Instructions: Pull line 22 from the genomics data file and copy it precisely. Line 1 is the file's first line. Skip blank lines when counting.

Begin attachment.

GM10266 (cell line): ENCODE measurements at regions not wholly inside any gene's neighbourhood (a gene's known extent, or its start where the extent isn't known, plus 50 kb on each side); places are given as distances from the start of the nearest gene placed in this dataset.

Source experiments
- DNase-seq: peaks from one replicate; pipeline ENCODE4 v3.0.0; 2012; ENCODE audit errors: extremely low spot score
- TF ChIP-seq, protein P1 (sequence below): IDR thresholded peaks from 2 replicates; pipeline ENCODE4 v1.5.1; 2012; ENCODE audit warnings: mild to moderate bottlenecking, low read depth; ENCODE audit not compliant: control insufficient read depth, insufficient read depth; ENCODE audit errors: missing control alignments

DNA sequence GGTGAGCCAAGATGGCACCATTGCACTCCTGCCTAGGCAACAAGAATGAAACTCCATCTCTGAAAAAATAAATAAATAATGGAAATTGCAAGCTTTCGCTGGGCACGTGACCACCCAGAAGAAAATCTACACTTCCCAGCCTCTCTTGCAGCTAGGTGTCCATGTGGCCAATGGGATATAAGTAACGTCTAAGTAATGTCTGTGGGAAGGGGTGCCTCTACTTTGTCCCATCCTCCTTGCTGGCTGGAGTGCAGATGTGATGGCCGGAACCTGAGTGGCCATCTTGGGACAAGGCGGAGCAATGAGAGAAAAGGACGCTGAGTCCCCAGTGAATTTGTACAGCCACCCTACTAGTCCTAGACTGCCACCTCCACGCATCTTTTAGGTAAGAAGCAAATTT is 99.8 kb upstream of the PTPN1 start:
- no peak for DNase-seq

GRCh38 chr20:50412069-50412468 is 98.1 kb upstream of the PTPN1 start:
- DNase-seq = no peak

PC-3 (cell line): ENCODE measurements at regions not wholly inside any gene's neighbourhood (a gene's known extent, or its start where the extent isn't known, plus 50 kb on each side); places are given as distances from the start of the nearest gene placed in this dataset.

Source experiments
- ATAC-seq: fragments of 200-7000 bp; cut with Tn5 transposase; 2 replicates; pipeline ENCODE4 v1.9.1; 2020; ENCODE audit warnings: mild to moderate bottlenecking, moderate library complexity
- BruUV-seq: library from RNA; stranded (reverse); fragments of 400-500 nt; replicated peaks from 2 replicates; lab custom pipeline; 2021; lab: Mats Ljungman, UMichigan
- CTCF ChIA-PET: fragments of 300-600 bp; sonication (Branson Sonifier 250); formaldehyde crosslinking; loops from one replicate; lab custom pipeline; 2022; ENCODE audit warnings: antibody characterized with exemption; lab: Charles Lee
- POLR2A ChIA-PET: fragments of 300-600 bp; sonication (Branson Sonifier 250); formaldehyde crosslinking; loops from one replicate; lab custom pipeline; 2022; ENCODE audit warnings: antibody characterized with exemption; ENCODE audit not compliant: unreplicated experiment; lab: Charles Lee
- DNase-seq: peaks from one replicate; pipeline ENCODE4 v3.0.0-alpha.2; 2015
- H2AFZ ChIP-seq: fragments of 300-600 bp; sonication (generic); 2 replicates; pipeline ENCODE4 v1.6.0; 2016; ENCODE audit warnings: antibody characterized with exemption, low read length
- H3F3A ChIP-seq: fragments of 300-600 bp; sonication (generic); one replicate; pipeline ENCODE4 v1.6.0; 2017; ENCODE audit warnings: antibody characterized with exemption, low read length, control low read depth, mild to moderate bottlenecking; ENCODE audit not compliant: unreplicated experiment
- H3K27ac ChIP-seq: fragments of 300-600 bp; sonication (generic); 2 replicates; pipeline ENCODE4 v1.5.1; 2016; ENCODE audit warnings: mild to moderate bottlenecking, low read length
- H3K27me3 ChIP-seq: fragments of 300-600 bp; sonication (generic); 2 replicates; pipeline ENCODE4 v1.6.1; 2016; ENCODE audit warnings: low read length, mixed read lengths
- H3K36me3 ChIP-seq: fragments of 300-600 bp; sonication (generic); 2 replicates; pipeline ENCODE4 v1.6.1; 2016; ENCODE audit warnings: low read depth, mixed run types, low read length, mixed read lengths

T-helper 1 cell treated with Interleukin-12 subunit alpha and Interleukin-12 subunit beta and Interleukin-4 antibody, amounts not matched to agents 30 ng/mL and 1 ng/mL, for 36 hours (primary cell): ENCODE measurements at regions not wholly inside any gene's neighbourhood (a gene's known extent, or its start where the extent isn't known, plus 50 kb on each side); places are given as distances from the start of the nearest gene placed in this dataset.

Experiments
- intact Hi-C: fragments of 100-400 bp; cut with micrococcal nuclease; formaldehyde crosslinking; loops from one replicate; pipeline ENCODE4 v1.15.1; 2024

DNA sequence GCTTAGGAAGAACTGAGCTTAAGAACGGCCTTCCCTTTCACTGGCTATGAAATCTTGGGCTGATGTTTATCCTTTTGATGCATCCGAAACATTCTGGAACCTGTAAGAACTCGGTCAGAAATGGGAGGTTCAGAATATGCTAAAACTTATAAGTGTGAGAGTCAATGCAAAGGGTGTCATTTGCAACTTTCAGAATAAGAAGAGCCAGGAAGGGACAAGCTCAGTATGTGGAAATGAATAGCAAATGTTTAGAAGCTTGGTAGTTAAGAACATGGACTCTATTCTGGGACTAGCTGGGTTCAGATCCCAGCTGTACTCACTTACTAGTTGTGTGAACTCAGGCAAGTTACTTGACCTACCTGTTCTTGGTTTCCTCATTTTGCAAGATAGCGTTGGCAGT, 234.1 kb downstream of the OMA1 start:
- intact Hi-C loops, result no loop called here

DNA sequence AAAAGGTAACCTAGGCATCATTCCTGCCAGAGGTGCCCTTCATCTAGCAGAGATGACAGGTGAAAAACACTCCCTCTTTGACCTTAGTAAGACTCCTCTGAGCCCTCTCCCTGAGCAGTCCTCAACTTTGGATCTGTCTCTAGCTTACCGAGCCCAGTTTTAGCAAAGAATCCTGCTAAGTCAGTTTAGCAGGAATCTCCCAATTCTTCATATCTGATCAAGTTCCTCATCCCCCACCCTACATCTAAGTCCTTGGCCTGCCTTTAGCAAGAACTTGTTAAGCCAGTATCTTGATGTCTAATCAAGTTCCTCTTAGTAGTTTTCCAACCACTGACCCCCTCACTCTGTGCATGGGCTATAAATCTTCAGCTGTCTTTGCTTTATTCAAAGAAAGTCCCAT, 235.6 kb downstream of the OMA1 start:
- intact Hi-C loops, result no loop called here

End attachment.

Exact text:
Experiments